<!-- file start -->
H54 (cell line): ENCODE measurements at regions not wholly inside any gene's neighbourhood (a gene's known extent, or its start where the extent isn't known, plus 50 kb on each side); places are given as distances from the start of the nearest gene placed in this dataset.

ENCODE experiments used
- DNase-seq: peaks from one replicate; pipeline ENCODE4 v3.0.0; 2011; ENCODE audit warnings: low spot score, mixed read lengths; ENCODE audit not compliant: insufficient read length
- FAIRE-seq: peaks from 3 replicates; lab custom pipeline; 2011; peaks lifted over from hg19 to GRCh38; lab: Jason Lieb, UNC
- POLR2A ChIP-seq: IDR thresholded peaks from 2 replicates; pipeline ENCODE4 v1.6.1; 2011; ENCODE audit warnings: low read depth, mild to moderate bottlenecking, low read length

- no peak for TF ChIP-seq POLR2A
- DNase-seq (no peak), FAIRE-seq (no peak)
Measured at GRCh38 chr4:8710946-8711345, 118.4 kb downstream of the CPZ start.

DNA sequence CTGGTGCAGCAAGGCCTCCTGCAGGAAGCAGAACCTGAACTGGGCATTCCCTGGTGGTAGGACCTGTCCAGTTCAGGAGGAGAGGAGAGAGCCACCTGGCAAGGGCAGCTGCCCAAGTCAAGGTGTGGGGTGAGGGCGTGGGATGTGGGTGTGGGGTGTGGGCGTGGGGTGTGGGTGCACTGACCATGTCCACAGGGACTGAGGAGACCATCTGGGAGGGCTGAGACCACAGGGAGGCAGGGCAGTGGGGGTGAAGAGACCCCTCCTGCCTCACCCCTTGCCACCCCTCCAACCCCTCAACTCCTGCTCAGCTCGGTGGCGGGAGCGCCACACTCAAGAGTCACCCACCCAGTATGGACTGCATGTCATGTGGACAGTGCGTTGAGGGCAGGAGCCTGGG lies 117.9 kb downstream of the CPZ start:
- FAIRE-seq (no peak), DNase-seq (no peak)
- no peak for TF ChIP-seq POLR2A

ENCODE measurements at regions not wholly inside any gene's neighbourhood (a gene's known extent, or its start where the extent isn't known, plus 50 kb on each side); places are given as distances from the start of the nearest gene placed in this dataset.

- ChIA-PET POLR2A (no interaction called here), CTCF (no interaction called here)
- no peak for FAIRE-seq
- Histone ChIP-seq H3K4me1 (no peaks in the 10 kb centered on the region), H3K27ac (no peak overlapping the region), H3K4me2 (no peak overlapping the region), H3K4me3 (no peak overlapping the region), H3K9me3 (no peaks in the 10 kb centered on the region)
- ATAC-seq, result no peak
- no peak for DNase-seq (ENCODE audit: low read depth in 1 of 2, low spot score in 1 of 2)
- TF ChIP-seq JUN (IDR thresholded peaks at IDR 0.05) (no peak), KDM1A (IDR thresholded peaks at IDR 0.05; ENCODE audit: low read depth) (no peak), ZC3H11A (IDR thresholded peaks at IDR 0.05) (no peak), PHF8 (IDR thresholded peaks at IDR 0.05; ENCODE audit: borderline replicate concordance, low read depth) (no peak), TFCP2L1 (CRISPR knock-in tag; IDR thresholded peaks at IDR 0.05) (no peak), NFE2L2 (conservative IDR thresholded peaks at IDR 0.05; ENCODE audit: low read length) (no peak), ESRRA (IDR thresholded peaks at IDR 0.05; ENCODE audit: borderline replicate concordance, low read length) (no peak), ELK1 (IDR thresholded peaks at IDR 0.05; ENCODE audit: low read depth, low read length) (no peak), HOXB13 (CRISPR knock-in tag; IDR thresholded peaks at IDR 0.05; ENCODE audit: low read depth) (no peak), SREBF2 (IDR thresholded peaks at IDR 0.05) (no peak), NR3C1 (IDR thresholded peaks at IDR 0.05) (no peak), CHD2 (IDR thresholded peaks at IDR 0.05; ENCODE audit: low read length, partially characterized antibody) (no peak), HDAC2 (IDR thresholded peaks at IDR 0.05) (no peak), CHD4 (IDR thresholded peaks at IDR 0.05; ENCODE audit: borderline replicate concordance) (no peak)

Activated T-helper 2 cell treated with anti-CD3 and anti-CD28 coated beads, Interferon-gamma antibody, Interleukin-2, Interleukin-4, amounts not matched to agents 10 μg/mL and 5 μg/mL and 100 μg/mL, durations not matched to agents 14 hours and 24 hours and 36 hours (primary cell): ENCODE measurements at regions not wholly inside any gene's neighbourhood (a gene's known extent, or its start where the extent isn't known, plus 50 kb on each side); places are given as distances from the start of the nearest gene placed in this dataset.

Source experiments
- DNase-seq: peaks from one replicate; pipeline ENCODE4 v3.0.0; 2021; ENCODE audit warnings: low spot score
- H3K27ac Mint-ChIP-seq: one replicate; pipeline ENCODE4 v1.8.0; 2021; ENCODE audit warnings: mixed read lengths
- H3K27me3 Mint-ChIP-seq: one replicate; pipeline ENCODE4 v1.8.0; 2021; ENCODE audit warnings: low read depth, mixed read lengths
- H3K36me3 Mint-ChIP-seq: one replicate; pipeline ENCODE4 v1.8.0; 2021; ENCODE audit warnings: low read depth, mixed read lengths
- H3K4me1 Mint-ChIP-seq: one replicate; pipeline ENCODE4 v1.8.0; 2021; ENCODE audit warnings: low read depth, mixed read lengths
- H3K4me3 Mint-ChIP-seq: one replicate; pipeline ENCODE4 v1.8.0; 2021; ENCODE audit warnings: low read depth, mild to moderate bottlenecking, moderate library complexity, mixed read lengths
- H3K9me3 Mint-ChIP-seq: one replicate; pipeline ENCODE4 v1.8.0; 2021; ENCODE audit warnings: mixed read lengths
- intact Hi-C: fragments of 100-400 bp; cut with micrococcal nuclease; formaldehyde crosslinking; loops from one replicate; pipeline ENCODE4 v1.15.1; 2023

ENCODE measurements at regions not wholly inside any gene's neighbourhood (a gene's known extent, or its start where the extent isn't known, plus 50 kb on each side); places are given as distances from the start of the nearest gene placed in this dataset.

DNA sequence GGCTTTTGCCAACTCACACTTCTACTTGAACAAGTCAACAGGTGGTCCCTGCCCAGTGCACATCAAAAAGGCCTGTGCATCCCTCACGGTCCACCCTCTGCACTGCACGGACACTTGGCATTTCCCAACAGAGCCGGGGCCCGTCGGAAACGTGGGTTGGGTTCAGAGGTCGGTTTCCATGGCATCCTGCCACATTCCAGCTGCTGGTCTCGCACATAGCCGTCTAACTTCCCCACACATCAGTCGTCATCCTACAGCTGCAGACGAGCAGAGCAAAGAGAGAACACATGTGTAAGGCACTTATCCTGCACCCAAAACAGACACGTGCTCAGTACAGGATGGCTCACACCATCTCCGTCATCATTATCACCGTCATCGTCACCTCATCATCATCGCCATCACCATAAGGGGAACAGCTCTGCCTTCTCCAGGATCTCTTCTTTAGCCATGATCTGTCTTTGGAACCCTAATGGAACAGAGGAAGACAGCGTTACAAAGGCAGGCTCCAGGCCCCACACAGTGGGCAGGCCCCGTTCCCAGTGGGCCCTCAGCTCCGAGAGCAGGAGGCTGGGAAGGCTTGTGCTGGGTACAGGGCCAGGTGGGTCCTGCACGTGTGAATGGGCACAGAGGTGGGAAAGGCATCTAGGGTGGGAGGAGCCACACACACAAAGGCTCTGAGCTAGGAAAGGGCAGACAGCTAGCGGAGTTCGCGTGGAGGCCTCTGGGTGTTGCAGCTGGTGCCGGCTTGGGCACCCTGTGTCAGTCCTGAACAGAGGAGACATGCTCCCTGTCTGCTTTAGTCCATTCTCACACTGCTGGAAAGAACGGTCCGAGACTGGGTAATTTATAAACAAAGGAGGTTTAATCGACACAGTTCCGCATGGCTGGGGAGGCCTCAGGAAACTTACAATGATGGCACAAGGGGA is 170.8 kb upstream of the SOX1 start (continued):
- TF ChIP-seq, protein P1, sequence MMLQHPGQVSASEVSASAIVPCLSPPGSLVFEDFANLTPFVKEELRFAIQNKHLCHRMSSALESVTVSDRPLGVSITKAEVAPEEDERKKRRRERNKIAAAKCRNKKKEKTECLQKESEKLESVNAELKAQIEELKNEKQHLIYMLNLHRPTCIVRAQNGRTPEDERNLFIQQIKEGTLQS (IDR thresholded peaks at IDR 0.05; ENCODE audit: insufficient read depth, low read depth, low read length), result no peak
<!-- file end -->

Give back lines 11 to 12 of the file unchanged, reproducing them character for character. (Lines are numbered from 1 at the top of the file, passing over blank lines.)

- no peak for TF ChIP-seq POLR2A

ENCODE measurements at regions not wholly inside any gene's neighbourhood (a gene's known extent, or its start where the extent isn't known, plus 50 kb on each side); places are given as distances from the start of the nearest gene placed in this dataset.